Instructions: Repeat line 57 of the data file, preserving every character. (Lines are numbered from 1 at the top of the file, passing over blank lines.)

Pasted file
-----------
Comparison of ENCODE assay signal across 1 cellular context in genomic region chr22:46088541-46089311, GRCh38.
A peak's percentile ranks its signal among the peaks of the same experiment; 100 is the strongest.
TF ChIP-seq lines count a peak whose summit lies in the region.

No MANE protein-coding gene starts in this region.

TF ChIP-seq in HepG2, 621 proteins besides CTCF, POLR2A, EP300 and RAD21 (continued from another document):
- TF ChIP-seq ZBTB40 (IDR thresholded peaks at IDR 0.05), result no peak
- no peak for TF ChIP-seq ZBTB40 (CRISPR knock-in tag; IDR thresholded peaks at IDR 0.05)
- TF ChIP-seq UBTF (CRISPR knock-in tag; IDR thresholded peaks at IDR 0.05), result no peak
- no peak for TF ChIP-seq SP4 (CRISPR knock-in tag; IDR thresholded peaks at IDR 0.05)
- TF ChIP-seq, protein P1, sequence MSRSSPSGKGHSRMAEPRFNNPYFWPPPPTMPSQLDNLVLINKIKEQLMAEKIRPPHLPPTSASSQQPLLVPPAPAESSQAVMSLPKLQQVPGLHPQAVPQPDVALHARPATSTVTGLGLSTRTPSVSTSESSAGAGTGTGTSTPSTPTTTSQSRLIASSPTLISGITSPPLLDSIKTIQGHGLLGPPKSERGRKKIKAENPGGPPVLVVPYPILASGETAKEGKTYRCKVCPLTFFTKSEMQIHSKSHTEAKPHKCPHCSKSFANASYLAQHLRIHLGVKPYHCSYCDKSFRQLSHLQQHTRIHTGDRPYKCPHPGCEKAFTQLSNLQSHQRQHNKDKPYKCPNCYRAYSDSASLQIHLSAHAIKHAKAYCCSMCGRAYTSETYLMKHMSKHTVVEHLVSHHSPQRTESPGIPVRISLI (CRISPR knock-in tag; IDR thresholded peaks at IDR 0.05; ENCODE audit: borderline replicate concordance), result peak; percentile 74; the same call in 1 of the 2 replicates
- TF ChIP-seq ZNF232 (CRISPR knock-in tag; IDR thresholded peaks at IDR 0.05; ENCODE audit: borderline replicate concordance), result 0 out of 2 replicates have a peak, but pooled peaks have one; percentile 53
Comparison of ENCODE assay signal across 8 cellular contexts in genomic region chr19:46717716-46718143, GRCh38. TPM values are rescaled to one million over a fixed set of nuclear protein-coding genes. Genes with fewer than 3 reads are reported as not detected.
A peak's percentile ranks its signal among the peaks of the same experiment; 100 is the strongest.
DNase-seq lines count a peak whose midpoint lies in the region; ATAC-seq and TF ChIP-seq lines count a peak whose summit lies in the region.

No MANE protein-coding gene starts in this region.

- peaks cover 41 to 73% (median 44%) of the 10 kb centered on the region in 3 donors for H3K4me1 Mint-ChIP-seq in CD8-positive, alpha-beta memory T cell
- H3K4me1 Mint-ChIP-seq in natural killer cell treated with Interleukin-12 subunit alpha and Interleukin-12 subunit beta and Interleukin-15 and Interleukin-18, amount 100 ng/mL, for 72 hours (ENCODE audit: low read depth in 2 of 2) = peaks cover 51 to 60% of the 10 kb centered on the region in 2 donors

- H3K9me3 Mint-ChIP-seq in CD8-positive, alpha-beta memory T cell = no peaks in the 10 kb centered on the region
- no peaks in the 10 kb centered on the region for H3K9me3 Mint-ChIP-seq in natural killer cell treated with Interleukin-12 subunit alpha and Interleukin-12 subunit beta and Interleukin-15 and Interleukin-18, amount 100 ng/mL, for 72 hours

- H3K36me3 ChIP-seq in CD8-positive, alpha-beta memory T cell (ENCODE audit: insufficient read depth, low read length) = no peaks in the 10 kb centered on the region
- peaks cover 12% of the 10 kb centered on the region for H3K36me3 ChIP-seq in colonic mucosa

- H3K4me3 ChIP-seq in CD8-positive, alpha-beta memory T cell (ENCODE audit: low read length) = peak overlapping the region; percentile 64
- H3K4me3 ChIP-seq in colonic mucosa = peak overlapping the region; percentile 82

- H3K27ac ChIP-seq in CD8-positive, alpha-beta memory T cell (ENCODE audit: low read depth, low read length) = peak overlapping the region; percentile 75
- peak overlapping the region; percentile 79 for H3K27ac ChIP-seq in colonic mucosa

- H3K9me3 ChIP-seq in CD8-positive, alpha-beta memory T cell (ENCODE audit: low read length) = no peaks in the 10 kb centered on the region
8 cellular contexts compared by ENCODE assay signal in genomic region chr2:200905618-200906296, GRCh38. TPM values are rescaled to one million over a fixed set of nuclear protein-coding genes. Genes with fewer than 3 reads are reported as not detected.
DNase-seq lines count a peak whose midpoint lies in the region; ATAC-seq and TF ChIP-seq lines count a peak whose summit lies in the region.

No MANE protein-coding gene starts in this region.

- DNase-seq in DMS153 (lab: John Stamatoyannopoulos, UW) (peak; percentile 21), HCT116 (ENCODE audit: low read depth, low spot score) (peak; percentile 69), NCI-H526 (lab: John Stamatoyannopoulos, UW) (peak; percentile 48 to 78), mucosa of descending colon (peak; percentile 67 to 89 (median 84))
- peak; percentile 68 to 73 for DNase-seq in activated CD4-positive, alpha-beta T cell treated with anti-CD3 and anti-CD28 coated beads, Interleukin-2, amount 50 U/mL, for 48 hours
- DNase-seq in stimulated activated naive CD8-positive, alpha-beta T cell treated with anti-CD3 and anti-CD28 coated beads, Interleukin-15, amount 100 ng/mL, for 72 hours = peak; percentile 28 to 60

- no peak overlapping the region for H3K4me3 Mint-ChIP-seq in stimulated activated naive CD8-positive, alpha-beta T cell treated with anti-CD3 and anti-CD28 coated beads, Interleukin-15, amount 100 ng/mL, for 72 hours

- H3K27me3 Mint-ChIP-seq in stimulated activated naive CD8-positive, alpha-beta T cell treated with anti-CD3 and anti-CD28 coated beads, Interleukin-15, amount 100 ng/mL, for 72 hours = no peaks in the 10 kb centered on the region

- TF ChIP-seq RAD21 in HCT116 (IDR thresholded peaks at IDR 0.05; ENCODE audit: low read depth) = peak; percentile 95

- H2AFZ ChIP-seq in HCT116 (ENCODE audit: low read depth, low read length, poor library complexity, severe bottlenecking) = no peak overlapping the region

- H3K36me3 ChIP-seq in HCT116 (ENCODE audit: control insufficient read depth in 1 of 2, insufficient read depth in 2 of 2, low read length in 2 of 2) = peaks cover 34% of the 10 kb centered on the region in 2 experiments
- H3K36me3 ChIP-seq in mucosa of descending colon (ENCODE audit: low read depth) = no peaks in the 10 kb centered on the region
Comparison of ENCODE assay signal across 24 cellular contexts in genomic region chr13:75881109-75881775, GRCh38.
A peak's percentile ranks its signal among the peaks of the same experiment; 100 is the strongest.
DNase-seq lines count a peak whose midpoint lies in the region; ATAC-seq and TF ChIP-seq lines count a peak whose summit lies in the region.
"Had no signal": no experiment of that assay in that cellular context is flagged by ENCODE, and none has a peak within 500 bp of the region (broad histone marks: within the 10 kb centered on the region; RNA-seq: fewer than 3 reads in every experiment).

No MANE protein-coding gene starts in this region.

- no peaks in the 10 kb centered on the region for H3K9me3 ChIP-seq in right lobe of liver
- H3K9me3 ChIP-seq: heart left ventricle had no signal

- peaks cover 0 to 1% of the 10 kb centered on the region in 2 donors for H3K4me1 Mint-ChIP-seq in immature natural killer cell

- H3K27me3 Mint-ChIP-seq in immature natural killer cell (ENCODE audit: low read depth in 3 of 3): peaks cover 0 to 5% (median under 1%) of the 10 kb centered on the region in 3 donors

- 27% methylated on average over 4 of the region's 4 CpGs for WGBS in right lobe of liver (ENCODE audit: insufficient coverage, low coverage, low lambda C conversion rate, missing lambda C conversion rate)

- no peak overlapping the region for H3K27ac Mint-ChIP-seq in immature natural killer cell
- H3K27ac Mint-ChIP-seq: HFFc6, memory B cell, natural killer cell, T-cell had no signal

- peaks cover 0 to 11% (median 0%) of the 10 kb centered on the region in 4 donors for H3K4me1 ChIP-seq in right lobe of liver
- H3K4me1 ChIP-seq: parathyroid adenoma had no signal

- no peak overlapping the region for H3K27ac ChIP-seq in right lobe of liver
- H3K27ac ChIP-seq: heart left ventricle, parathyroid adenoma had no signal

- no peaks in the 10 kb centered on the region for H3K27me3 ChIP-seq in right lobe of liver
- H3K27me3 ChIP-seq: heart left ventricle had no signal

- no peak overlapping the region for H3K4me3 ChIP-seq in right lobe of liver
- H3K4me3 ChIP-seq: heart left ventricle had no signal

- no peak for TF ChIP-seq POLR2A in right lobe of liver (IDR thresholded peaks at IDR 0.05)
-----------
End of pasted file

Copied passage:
- no peak overlapping the region for H3K4me3 ChIP-seq in right lobe of liver